Psychology, Department of


Document Type


Date of this Version

September 1993


Published in Early Adolescence: Perspectives on Research, Policy, and Intervention. Publishers: Hillsdale, NJ, & London, 1993. Pp. 315–333. Copyright © 1993 Lawrence Erlbaum Associates, Inc. Used by permission.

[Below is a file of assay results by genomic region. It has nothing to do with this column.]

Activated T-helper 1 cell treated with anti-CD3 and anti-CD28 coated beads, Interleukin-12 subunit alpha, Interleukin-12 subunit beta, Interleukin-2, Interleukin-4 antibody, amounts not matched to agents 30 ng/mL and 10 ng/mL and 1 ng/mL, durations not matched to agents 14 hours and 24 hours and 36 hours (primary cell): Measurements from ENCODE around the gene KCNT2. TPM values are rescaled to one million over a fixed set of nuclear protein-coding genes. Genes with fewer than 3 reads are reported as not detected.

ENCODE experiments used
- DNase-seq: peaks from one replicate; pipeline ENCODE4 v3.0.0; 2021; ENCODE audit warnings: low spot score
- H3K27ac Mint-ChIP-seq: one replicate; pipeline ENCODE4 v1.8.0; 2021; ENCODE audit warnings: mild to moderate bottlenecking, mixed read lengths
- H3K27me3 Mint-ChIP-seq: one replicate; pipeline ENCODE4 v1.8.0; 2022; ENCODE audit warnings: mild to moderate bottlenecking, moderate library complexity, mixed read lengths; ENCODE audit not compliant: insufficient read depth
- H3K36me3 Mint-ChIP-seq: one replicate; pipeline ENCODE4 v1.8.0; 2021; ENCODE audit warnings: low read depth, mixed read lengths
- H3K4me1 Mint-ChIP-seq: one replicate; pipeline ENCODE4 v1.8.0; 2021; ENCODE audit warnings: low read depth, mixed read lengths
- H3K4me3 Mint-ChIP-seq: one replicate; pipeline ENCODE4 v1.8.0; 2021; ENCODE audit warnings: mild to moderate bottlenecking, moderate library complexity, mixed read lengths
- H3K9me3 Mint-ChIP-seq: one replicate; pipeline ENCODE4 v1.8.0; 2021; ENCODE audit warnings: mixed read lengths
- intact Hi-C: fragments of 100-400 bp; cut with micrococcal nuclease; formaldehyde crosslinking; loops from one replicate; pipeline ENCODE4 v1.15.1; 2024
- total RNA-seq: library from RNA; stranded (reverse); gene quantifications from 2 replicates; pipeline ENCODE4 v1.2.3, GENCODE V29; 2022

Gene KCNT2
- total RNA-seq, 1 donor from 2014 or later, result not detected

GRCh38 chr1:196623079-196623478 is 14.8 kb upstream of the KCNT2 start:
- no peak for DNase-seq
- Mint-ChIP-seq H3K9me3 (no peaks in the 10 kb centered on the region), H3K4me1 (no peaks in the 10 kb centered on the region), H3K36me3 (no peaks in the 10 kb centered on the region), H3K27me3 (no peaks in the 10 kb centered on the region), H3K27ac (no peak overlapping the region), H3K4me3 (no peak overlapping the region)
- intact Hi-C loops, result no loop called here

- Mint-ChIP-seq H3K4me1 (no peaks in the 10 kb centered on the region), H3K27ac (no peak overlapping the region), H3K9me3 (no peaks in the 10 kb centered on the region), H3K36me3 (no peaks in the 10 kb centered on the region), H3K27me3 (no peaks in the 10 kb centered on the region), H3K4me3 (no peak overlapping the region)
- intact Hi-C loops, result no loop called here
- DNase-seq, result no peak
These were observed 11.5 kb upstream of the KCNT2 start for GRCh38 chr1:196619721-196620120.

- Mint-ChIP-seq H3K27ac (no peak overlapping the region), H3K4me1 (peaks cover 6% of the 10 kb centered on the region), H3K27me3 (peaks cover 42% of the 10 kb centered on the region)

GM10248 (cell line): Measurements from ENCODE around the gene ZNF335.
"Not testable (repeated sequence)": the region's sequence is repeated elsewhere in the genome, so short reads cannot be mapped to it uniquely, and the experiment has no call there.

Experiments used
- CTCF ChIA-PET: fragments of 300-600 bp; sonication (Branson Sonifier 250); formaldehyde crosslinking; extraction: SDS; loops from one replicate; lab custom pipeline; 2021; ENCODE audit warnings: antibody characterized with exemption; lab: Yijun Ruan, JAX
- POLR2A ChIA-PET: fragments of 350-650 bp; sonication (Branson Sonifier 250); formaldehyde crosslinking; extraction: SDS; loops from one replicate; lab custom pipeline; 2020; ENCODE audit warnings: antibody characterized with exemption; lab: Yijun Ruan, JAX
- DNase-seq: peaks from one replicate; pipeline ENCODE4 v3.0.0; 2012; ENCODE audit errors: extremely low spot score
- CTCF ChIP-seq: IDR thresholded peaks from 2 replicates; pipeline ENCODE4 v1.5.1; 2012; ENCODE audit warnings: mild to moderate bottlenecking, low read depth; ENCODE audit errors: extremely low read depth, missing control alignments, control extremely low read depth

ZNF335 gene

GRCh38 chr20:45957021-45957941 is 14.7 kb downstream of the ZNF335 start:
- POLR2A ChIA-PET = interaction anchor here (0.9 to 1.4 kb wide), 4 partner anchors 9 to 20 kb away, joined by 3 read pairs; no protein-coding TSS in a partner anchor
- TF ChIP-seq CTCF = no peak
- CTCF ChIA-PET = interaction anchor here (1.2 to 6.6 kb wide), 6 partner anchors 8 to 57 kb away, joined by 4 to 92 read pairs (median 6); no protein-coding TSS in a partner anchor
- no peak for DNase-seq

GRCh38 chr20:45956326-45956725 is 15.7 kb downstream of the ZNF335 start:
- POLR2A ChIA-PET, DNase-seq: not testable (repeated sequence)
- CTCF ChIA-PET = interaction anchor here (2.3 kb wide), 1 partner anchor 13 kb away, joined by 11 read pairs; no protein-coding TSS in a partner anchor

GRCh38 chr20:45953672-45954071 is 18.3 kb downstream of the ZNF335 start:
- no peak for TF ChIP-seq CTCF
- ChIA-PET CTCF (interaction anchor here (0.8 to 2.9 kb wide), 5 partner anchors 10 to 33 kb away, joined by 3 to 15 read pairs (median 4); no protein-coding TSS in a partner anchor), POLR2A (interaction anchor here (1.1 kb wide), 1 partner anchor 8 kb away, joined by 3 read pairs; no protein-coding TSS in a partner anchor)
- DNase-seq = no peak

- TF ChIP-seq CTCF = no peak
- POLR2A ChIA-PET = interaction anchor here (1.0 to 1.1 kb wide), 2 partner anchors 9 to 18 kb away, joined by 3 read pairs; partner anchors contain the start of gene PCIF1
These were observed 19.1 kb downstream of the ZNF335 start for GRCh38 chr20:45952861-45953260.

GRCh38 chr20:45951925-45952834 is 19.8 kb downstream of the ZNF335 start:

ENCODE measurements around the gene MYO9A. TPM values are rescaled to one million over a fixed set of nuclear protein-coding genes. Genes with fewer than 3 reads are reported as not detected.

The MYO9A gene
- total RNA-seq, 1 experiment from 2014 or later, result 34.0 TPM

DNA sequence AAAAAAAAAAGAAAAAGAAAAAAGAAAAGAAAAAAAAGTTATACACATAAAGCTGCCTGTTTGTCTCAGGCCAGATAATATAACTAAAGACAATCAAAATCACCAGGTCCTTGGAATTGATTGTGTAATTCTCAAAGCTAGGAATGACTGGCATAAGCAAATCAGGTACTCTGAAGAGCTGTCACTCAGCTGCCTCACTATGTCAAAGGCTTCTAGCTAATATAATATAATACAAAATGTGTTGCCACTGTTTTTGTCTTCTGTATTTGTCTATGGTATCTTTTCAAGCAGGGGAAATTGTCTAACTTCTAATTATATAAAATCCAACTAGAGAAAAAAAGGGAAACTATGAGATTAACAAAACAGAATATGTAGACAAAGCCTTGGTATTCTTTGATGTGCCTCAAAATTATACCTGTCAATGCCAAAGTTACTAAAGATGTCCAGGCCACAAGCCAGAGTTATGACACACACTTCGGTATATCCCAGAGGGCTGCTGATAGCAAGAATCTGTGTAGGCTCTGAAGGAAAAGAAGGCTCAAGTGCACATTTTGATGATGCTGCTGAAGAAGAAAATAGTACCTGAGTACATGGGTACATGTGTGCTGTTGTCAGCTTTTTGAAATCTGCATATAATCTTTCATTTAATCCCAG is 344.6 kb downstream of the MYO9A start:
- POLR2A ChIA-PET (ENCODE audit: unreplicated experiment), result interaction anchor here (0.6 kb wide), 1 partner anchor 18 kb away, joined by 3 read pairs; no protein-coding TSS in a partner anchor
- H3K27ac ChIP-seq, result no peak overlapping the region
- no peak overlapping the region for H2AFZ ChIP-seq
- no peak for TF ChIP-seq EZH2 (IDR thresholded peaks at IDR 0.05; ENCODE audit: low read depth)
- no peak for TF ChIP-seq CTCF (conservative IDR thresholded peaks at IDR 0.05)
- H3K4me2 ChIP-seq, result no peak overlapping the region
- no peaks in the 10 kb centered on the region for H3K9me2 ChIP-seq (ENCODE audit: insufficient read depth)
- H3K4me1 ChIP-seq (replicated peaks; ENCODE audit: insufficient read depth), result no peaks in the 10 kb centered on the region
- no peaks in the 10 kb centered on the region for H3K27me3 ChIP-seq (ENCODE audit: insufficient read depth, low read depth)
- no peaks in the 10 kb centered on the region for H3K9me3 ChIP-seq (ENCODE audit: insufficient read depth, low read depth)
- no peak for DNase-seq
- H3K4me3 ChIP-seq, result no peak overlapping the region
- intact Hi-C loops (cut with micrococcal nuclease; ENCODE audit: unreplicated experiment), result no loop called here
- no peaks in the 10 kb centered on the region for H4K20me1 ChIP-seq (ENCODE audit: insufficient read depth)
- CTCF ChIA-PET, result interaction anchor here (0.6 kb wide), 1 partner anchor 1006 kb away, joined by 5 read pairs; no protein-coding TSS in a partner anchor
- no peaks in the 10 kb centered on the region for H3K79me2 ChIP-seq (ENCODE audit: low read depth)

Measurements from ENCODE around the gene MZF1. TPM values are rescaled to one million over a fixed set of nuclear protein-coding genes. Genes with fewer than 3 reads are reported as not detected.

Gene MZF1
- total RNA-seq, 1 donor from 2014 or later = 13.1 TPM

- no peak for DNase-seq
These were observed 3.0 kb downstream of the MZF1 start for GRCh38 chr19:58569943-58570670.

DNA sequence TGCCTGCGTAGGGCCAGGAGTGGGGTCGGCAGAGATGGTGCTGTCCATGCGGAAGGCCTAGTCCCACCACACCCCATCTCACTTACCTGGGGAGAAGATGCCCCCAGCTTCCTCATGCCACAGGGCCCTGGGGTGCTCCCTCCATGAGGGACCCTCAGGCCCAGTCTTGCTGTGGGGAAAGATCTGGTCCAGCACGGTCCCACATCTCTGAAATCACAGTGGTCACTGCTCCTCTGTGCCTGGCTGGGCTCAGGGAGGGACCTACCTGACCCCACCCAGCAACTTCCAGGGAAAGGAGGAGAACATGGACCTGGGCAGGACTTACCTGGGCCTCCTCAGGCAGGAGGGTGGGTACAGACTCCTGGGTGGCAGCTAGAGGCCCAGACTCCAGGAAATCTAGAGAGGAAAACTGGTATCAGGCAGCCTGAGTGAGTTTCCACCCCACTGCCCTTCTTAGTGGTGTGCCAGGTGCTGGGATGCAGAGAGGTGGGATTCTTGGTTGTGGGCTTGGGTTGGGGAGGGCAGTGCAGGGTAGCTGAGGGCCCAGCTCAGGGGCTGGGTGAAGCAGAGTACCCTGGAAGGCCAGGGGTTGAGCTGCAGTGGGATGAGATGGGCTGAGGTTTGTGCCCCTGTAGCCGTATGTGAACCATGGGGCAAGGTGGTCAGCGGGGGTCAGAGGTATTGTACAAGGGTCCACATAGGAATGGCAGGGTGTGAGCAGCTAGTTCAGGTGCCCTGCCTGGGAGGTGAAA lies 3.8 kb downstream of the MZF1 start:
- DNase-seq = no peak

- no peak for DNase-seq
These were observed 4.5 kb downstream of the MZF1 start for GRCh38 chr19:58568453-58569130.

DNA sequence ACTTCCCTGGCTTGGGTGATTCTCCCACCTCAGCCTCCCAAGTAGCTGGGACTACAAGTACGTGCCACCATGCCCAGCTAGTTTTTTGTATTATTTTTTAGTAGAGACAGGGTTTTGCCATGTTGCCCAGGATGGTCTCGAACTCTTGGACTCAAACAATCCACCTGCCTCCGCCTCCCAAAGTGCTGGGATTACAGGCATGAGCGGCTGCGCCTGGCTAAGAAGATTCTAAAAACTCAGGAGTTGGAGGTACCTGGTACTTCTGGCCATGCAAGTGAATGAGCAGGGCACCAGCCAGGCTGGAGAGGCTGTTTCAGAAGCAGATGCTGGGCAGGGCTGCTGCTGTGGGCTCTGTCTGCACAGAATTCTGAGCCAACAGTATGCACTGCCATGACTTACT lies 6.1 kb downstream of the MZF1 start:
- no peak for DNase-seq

Although there is widespread interest in preventing teenage pregnancy, few interventions have been directed toward young adolescents. In part this neglect is understandable because adolescents under age 15 account for only a small percentage of teenage pregnancies (Pittman & Adams, 1988). At the same time, the lack of attention to younger adolescents is unfortunate on several counts. First, an increasing number of young adolescents are at risk. Rates of sexual activity have been rising in this group (Hofferth, Kahn, & Baldwin, 1987) and, because young adolescents are typically not consistent or effective contraceptive users, an increasing number of girls are becoming pregnant. Between 1973 and 1987 the pregnancy rate among girls under age 1 5 increased 2 3 % , from 14 to 17 per 1,000 (Henshaw, Kenney, Somberg, & Van Vort, 1989). In fact, this is the only group for whom pregnancy rates have not declined in recent years. Second, early adolescence represents an important window of opportunity for adolescent pregnancy prevention. During early adolescence, most young people become capable of reproduction and many become sexually active. Thus, prevention efforts need to start by this age if they are to precede the biological and behavioral onset of pregnancy risk. Furthermore, skills and attitudes developed in early adolescence may have long-term benefits, reducing pregnancy risk throughout the teenage years.